Greece will cut its ENFIA property tax by an average of 22 percent as of this year as part of growth measures being put together by the recently appointed conservative government.
The move, that will cost 450 million euros, is seen as providing a boost to the real estate market where prices have been rebounding but gains are largely limited to areas popular with tourists. Introduced in 2011, the ENFIA tax was initially imposed on real estate assets as a temporary levy to prevent Greece from going bankrupt but was kept on and has weighed heavily on demand in the sector.
Since then, property prices in Greece have been rebounding with the latest Bank of Greece figures showing a 4 percent rise in residential housing prices in the first quarter of the year after gains of 1.6 percent in 2018.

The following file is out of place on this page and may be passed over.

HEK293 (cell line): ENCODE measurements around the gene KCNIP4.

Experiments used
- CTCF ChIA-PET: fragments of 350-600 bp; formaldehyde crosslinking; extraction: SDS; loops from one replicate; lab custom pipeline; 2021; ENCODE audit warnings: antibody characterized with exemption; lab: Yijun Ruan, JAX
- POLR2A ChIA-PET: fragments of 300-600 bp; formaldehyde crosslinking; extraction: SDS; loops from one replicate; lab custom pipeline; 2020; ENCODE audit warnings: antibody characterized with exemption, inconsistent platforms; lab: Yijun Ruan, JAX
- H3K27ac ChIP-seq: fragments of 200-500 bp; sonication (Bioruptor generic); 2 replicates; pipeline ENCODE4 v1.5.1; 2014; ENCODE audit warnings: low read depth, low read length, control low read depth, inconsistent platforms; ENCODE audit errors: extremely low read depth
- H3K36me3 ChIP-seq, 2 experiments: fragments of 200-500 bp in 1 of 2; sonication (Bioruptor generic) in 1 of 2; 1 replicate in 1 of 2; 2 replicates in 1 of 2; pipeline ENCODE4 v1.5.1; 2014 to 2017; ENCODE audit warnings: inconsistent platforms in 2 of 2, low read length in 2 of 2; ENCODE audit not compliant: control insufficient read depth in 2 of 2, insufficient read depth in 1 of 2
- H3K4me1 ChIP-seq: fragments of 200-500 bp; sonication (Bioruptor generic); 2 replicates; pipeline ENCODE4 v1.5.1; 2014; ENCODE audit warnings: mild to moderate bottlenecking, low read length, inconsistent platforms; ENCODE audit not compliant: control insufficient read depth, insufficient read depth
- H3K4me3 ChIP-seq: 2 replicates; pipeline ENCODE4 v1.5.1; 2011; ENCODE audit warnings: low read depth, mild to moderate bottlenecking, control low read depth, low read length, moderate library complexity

The extent of the ENFIA tax cuts will depend on the value of real estate held by each taxpayer. Those with property of up to 60,000 euros will see their ENFIA cut by 30 percent, while the reduction on assets valued between 60,000 to 70,000 euros will be at 27 percent. On property in the range of 80,000 euros and 1 million euros, the tax cut will reach 20 percent, while large property owners will benefit from a 10 percent reduction.
The tax cuts are likely to be passed by lawmakers this week and will be effective immediately with the next batch of annual ENFIA bills going out to property owners next month.
According to the Finance Ministry, 3.9 million taxpayers in Greece will benefit from the tax cuts.
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